In this unit students work with quadratic expressions, quadratic equations, radicals and rational expressions to see how changing the form of an expression or equation can give the item a clearer meaning and can make it easier to work with. By the end of the unit students should be able to fluently solve quadratic equations. They should be able to fluently identify transformations made to the parent function so they are able to visualize the graph to make estimations and to check to see if their solution makes sense. The unit ends with students using their new factoring skills to simplify rational expressions and equations into manageable problems.

21st Century Capacities: Analyzing, Product Creation

Unit G

“Growth and Decay” - Understanding Exponential Functions

This unit builds on concepts of a function and patterns of change as students work with interesting and significant relationships that are exponential in nature. Students study rules of exponents and develop meaning for negative and rational exponents. Then they will apply those rules to exponential functions. Students will transform functions as they did with linear, quadratic, and absolute value models. When comparing an exponential model with a linear model, the question is not if the exponential model will generate very large or very small inputs, but rather when. Students will gain an appreciation for the power of mathematics in identifying and addressing solutions and making predictions and decisions about significant real world problems.

21st Century Skills: Product Creations, Synthesizing

Algebra I Level 3

UnitDescription

Unit A

“Cracking Codes” Patterns and Repetition in our World

Student will be engage in learning mathematical skills within the context of interesting problems that connect to real world issues. Students will be expected to use the 21st Century Skill: Analyzing to independently use their learning in new situations. They will learn to interpret patterns in the real world and use mathematics to evaluate complex situations, apply properties of patterns to inform decisions by analyzing information, and design and create representations of data.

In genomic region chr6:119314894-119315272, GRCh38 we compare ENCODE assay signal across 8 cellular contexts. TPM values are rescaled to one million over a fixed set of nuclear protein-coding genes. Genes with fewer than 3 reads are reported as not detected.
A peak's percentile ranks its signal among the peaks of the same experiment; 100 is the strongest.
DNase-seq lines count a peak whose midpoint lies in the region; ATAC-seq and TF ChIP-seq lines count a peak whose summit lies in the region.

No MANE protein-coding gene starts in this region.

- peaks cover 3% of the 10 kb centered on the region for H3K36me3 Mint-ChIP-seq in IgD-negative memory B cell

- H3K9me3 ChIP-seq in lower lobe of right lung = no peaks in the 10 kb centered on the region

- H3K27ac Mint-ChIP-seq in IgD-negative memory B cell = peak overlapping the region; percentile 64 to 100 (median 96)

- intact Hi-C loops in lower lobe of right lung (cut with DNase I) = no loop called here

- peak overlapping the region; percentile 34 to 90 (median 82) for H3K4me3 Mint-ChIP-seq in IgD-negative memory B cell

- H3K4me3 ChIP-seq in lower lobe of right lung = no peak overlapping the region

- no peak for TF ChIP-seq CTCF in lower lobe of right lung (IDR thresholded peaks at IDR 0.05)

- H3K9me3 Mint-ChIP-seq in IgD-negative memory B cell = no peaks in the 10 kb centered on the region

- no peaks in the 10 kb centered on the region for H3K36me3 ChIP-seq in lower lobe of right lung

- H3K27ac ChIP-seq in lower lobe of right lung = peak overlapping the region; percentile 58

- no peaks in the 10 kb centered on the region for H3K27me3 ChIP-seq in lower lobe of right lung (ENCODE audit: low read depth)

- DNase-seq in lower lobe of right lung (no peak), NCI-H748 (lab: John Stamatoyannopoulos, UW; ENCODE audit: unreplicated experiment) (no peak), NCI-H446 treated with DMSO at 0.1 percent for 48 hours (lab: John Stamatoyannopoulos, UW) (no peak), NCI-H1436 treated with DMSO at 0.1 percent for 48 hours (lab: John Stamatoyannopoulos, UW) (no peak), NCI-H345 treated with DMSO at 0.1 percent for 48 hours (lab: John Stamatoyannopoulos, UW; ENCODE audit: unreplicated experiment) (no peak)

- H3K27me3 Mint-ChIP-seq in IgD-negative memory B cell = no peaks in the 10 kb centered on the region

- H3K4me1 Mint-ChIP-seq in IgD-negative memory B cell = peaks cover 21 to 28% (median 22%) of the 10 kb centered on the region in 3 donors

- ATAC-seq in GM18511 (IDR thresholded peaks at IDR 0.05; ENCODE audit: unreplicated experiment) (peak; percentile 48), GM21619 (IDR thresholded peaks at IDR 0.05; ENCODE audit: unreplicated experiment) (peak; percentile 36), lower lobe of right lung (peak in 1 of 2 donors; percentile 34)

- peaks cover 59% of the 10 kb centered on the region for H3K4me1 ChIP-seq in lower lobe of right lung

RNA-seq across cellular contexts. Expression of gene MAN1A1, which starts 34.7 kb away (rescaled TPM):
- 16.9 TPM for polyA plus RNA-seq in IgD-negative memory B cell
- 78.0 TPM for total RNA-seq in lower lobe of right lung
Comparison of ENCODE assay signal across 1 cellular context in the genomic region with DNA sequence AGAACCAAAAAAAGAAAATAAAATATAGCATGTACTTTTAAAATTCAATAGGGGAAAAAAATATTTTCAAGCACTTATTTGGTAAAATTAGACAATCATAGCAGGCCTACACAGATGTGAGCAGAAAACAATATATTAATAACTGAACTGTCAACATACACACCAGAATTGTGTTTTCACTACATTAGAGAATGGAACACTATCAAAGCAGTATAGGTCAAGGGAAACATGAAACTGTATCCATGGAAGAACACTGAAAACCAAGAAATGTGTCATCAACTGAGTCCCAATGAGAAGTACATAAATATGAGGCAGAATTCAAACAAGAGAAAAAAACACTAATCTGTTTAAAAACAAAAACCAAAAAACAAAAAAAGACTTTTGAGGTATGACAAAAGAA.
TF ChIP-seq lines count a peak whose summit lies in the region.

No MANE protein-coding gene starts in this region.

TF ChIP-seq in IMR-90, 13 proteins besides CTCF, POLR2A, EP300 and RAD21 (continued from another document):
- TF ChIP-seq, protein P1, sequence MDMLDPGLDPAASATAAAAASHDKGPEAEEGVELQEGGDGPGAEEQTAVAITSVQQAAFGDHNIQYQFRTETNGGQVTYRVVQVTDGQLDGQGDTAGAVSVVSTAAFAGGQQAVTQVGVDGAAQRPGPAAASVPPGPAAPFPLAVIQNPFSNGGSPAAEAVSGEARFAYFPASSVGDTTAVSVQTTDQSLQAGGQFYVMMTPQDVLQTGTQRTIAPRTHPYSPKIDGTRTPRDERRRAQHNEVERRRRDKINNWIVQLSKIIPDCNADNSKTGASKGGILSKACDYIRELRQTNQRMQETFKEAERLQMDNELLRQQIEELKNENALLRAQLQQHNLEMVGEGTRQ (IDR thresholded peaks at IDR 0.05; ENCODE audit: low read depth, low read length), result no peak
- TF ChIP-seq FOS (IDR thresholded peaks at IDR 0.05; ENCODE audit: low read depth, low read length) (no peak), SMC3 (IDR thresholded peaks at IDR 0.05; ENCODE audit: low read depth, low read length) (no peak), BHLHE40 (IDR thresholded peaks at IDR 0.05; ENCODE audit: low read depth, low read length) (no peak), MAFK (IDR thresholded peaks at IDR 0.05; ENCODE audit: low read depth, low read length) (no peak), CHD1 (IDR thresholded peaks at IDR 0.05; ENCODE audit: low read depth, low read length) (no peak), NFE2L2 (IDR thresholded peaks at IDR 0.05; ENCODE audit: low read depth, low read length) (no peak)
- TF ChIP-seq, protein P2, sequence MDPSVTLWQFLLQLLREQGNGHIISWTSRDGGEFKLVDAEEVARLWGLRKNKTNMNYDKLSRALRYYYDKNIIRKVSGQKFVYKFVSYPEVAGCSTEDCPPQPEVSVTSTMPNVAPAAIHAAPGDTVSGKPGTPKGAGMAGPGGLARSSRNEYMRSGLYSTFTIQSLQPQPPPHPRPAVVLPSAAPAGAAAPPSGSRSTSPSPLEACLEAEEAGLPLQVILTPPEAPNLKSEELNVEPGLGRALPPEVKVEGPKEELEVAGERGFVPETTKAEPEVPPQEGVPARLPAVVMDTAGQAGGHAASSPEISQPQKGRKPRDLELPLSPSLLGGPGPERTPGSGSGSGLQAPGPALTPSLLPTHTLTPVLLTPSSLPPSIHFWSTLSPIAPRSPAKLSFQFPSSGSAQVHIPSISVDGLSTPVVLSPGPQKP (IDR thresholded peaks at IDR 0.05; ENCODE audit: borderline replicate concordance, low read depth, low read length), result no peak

Students coming from Pre-Algebra should be proficient in combining like terms, order of operations, the rules of integer operations, graphing on a coordinate plane, finding rate of change and the meaning of the intercepts.

The students begin with hands-on activities building concrete models which helps them generalize to tables, graphs and equations. They will recognize and extend addition, multiplication and other patterns including fractions and decimals. They are asked to write explicit and recursive rules for the patterns. Later students will explore rules for arithmetic and geometric sequences that will help them find values and terms that extend the usefulness of patterns. They will explore the rules that will reach a higher understanding of the patterns to explain real world phenomenon. Students will develop strategies to select the most efficient method to solve problems involving arithmetic or geometric sequences.

Challenges for students can be: 1) distinguishing between arithmetic and geometric sequences, 2) accurately representing data on a graph, 3) independently transferring skills to new situations

In the next unit students will extend pattern rules to function relationships. The students will use technology to generate and display patterns.

21st Century Capacities: Analyzing

Unit B

Relationships (Equations, Inequalities and Functions)

In this unit students solve and model with equations and inequalities. Students are asked to justify their work using math and words. Asking for step by step explanations in words will help them solidify their understanding and later will help in justifying steps in proof writing in Geometry. The concept of solving equations is expanded to solving literal equations, solving compound equations and inequalities.

During the second part of this unit, students are introduced to the concept of a function. Focus includes identification of relationships that are not functions, defining the domain and range of a function and distinguishing between linear and non-linear functions. Students then go on to practice applying functions through various contextual problems. Students collect data, make a table and graph data then identify the type of function. Students learn function notation during this unit. The goal is for them to be able to move fluently between representations of a function.

21st Century Capacities: Analyzing

Unit C

“What’s In A Line?” - Elements of Linear Equations

In this unit students will learn how to model with, interpret and graph linear functions. The ability to fluidly move between different representations of linear relationships is a skill that students will continue to use and to build upon in Algebra and later math courses. Students will use technology to experiment with changing the parameters of a linear equation and noting how those changes affect the graph of the relationship.

21st Century Capacities: Synthesizing, Analyzing

Unit D

Describing Data - Identifying Trends and Making Decisions

Describing Data extends linear thinking to statistical modeling. First, students develop measures of central tendency by studying dispersion through the 5-number summary and the corresponding box and whisker graph.